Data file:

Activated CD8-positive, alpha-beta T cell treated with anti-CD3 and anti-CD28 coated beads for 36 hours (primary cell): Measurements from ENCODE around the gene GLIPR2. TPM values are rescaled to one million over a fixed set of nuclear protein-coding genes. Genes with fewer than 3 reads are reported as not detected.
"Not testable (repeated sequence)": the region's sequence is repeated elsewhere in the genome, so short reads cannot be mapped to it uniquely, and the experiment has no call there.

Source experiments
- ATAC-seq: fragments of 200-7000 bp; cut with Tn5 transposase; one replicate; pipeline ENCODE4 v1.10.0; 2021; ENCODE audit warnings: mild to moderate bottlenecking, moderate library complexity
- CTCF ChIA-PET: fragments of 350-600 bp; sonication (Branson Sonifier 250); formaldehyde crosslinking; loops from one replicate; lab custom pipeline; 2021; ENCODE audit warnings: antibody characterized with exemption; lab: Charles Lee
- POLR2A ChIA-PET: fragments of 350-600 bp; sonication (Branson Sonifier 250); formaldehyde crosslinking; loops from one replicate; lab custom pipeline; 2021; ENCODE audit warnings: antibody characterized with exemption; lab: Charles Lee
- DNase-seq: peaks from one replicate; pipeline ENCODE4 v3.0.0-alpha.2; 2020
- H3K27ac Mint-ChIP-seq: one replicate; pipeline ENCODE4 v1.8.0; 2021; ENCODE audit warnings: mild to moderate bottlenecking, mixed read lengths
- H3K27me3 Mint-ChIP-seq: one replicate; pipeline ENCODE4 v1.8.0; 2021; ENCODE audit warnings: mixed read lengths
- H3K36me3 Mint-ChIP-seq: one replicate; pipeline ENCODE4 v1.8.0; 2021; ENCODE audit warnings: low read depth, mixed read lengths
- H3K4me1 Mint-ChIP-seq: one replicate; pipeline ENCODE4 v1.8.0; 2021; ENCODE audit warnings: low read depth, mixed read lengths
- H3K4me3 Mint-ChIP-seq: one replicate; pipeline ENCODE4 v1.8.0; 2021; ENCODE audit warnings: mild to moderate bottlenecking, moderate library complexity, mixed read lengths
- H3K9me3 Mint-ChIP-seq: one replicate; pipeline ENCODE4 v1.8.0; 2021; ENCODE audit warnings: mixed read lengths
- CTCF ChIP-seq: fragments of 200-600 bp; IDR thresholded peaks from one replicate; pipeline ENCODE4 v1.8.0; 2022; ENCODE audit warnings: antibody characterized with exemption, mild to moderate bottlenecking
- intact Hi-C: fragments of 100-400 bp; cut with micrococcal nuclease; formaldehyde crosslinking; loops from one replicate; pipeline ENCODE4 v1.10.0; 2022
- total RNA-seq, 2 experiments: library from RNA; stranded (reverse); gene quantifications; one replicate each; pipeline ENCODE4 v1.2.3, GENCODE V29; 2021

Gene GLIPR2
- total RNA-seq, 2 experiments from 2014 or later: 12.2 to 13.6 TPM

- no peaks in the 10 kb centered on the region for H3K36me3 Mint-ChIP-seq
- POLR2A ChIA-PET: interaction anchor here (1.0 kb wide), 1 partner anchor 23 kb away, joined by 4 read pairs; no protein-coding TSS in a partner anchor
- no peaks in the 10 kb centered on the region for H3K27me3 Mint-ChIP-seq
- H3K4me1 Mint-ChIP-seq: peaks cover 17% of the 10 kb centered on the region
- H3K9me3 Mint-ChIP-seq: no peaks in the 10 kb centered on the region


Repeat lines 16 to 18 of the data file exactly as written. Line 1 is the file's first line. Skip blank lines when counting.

- total RNA-seq, 2 experiments: library from RNA; stranded (reverse); gene quantifications; one replicate each; pipeline ENCODE4 v1.2.3, GENCODE V29; 2021

Gene GLIPR2
- total RNA-seq, 2 experiments from 2014 or later: 12.2 to 13.6 TPM